• Victoria: The lasting power is not brilliant, but I get 3 hours out of it. If I apply on my scarf, it lasts much better. May 29, 2013 at 5:59am Reply

      • Monika: It’s so nice that you see it – I’m a suggestible type and usually smell what I’m supposed to smell – and this carnation is my own private discovery 😉 June 6, 2013 at 4:07pm Reply

  • Lynn Morgan: The only Caron scent I have ever liked is “Nocturnes.” I hope they haven’t desecrated it. Every version of Belladogia I have ever smelled has reminded me of an overflowing cat box. May 28, 2013 at 6:18pm Reply

    • Victoria: I liked Nocturnes very much too. Today it’s thinner, sharper, but it’s still recognizable. May 29, 2013 at 6:02am Reply

  • annemariec: A kind perfume pen-pal sent me sample of Fendi’s Asja, which I had been curious about for some time. I found it overwhelmingly and harshly clove-y. The fruit notes that are apparently in Asja did not make an appearance (for me at least). After that I wondered whether carnation/clove fragrances are really my sort of thing. But with all the comments in this thread, I have a nice list to mull over. I think what I’m after is carnation blended with other notes, not carnation as the main player.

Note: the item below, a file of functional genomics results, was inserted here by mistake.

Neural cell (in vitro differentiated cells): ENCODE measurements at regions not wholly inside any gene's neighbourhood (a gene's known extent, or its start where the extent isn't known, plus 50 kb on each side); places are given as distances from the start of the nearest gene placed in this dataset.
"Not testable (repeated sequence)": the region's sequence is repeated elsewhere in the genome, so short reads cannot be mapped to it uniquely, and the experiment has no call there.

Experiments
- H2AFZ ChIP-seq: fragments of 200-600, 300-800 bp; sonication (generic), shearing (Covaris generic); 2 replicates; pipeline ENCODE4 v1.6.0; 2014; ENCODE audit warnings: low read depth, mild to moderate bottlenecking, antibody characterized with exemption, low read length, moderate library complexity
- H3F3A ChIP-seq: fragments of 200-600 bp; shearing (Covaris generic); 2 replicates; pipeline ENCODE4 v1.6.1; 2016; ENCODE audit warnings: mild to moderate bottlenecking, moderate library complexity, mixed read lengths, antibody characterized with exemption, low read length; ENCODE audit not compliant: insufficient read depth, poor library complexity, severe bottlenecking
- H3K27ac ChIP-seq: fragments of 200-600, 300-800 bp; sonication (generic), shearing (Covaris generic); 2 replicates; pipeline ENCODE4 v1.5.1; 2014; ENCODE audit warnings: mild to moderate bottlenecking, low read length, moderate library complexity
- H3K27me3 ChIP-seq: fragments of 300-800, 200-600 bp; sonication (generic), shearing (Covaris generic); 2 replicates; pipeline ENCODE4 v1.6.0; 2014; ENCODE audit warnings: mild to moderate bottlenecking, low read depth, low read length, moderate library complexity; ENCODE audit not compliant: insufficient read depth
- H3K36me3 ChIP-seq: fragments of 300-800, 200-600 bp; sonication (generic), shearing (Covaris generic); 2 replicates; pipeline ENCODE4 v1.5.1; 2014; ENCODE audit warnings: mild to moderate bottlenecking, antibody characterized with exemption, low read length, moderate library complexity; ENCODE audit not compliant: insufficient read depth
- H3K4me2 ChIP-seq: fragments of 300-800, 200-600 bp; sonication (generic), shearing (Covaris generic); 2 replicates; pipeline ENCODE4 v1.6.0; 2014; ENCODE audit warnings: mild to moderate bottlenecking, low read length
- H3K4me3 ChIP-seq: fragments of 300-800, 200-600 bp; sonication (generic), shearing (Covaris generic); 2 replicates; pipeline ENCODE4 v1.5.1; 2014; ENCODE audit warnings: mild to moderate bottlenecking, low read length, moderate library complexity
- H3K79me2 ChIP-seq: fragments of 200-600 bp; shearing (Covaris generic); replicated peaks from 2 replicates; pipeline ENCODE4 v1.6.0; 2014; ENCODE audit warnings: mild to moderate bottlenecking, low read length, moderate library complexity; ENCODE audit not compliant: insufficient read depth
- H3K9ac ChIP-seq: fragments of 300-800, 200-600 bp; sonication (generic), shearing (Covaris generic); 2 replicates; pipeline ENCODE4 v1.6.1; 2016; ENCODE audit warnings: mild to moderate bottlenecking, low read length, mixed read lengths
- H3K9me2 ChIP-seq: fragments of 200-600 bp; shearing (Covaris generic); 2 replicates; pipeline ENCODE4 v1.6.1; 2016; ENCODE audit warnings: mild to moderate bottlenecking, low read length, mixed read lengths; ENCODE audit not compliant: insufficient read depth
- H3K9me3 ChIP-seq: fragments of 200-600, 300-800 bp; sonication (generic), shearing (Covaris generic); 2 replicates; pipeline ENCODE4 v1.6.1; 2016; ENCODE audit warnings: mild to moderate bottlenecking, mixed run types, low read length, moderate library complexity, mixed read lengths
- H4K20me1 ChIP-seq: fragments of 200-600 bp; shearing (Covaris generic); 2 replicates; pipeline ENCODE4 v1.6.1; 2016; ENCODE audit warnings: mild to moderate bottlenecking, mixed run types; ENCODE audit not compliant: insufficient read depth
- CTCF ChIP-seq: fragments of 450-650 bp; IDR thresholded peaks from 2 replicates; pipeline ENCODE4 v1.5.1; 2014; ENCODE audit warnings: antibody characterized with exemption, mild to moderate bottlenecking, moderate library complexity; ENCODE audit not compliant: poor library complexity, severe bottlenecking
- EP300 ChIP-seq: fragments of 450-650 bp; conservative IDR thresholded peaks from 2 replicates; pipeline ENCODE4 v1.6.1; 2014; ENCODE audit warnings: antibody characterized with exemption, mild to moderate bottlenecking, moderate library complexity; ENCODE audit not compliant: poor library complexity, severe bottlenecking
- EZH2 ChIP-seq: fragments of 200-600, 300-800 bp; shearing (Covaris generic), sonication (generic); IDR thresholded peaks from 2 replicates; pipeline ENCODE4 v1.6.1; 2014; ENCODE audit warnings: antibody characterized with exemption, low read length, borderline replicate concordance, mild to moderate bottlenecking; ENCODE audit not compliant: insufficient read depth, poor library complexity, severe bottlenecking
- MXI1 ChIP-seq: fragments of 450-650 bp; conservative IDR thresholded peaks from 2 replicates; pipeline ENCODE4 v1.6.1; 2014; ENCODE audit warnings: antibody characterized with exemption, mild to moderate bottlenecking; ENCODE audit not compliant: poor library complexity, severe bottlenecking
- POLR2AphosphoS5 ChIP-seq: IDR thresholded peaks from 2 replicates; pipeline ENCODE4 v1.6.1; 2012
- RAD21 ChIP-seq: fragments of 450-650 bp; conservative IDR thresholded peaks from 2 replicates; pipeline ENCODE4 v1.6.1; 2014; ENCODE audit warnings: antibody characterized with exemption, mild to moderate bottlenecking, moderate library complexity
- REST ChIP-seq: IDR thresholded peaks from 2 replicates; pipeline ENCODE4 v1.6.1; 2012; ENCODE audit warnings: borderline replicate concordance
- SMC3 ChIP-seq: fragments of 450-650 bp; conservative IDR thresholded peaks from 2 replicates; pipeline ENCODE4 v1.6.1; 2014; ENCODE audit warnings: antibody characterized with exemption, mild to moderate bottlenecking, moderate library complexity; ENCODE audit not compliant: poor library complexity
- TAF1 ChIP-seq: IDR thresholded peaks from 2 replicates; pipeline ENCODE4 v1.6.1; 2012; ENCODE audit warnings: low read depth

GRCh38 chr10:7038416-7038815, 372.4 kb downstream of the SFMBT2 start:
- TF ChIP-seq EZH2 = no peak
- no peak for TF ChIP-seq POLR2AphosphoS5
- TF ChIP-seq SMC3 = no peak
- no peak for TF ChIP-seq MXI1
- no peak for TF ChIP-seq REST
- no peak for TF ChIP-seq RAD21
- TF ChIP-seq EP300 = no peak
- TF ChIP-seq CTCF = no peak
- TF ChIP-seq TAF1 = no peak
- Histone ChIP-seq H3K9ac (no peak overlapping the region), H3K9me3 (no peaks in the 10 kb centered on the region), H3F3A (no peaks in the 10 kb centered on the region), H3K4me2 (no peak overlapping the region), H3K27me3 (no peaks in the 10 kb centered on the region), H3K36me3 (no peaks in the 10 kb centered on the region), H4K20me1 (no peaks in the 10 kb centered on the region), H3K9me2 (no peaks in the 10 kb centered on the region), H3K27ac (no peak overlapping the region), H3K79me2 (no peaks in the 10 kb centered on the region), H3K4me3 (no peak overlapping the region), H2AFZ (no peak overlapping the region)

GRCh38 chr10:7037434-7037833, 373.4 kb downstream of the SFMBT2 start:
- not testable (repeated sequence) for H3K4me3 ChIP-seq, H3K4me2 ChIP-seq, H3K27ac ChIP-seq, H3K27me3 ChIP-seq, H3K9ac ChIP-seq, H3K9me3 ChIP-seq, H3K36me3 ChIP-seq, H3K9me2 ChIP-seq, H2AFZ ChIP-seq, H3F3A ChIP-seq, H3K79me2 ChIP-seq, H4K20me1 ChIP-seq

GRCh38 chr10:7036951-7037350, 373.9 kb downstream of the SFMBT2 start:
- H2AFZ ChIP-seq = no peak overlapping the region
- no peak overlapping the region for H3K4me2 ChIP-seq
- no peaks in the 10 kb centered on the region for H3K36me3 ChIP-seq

I must admit my eyebrows shot up when I saw just the one star at the top of your review! Not something you see every day on Bois de Jasmin. 🙂 May 28, 2013 at 8:25pm Reply

    • Victoria: 🙂 Need to mix things up every now and then! But seriously, it’s hard to motivate myself to seek out mediocre fragrances and then write about them.

      Like you, I prefer carnations blended into the bouquet. On the other hand, carnation is considered old-fashioned today, and it’s interesting to see what modern carnations are like. I wish Prada’s were more easily available, because it’s excellent. May 29, 2013 at 6:16am Reply

  • Jessica: Oh, dear. This just makes me sad (but it’s better to know than not to know!). I miss Bellodgia. My grandmother wore it. I wore it for several years, even on my wedding day. I was caught terribly off guard when I purchased a bottle of EDP that smelled nothing like my previous (used-up) bottle.